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What is a home inspection?

A home inspection is an objective visual examination of the physical structure and systems of a house, from the roof to the foundation.

 

Why do I need a home inspection?

The purchase of a home is probably the largest single investment you will ever make. You should learn as much as you can about the condition of the property and the need for any major repairs before you buy, so that you can minimize unpleasant surprises and difficulties afterwards.

Of course, a home inspection also points out the positive aspects of a home, as well as the maintenance that will be necessary to keep it in good shape. After the inspection you will have a much clearer understanding of the property you are about to purchase.

If you are already a homeowner, a home inspection may be used to identify problems in the making and to learn preventive measures that might avoid costly future repairs. If you are planning to sell your home, you may wish to have an inspection prior to placing your home on the market. This will give you a better understanding of conditions which may be discovered by the buyer’s inspector and an opportunity to make repairs that will put the house in better selling condition.

 

What does a home inspection include?

Inspectors typically do not provide warranties or guarantees with their inspections and reports. Buyers should therefore not rely on the inspection as any form of insurance policy against any latent, hidden, concealed or future defects and deficiencies.

The standard home inspector’s report will review the condition of the home’s heating system, central air conditioning system (temperature permitting), interior plumbing and electrical systems; the roof, attic and visible insulation; walls, ceilings, floors, windows and doors; the foundation, basement and visible structure.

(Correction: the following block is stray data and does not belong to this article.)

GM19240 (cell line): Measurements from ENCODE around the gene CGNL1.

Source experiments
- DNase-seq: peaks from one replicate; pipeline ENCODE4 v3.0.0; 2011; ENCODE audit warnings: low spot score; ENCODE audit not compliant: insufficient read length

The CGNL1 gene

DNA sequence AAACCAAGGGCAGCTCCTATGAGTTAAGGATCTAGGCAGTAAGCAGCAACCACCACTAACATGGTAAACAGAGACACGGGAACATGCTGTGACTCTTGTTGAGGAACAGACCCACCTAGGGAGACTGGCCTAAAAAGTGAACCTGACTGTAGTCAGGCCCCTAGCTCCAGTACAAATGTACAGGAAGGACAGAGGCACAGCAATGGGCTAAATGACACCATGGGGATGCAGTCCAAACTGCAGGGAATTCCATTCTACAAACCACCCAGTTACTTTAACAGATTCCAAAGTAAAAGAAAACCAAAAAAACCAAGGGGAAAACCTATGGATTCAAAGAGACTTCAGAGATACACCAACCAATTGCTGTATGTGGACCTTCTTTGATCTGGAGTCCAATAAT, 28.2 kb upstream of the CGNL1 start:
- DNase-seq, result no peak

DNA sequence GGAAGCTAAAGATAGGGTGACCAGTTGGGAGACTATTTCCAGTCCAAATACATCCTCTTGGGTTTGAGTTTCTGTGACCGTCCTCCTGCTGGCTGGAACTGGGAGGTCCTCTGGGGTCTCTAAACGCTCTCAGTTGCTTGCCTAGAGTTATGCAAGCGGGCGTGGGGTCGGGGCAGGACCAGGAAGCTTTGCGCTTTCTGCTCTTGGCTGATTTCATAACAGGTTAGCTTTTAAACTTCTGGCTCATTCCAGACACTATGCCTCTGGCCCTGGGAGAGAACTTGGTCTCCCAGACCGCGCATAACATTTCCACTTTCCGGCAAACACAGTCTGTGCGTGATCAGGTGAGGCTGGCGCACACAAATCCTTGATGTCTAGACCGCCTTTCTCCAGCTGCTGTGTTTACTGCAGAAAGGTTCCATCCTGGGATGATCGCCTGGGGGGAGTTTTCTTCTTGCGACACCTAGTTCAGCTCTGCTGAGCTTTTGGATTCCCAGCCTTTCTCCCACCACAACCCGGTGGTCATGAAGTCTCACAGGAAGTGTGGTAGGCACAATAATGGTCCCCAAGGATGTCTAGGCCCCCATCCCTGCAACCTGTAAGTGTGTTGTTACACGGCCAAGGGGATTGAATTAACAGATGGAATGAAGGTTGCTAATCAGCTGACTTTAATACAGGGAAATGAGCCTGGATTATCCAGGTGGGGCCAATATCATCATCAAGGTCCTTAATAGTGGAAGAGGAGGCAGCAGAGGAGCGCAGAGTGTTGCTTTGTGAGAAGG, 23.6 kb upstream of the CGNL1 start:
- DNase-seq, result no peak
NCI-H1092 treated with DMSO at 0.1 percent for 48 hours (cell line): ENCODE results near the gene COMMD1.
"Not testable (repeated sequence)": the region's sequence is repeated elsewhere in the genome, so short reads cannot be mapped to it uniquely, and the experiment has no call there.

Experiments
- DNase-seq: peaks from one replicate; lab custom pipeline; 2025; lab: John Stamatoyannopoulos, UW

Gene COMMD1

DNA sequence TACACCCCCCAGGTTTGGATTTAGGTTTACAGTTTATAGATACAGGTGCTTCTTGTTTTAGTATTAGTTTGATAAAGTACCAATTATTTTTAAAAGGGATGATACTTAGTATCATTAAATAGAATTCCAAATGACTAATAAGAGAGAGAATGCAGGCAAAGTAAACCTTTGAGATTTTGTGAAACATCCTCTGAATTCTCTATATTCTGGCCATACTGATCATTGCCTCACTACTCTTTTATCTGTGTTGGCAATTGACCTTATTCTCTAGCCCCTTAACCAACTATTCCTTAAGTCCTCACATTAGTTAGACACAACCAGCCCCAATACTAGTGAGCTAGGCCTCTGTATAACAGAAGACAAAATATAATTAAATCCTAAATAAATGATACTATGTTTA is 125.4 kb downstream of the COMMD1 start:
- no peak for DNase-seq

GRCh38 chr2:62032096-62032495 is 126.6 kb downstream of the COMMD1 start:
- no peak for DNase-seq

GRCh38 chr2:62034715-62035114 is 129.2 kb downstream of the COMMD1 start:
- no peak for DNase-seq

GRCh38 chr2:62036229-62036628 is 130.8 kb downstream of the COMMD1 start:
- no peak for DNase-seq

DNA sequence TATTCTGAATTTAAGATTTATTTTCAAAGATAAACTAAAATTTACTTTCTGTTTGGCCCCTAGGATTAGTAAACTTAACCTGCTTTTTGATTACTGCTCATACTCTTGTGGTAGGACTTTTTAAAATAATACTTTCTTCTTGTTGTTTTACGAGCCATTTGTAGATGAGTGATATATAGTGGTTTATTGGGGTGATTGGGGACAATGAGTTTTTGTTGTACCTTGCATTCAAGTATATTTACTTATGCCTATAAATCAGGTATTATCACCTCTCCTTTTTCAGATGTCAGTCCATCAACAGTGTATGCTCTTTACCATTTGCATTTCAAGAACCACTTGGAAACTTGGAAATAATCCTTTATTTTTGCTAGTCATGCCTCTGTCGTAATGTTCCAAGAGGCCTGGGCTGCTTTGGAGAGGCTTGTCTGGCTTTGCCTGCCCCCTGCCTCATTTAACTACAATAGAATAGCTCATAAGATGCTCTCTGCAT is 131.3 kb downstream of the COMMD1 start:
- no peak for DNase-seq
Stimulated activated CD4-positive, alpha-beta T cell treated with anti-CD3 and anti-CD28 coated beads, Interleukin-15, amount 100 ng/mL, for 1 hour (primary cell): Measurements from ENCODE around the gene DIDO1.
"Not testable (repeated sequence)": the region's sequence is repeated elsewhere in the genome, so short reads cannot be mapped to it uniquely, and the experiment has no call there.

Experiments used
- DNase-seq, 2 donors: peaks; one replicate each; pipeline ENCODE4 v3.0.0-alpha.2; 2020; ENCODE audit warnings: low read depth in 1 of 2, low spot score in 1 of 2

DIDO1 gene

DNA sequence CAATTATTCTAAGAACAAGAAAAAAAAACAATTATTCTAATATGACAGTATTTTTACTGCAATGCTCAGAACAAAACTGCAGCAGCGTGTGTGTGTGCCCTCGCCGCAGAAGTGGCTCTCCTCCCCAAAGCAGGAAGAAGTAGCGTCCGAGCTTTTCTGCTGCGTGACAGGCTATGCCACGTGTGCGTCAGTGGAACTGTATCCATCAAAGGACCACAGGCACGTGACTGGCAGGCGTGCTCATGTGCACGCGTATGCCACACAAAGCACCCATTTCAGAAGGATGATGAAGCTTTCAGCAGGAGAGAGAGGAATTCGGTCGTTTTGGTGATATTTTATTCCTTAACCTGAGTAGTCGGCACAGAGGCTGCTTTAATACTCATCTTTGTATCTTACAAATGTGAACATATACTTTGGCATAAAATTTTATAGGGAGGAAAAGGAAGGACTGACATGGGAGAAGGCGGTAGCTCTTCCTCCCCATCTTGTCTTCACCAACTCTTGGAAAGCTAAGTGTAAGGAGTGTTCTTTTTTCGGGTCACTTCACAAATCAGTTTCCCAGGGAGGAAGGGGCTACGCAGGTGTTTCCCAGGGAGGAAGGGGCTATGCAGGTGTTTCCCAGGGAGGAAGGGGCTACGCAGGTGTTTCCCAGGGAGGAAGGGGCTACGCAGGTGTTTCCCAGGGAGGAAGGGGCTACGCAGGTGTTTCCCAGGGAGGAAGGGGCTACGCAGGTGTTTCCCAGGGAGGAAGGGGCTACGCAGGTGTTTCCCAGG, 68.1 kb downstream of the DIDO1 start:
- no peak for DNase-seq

The following are also some key items that buyers should remember and consider when reviewing their inspection reports:

  1. Inspections are not code-compliance evaluations.
  2. Inspection reports are not structural engineering reports.
  3. Systems and components that are off during the inspection are not tested or reactivated.
  4. Buyers should consult with and ask questions of owners and their representatives.
  5. Roof inspections and their components are typically done by an inspector walking on the roof. However, steeply sloped roofs or roofs covered with a material that can be damaged will be inspected from the eave or by binoculars.
  6. Reports are confidential and are meant exclusively for our client.
  7. Inspectors typically will not find each and every defect in a building; hence buyers should anticipate future typical defects and deficiencies.
  8. Further evaluation by specialists is recommended for any areas showing defects/deficiencies.
  9. A final walk-through inspection should be carried out the day before passing by the new owners to double-check the condition of the building.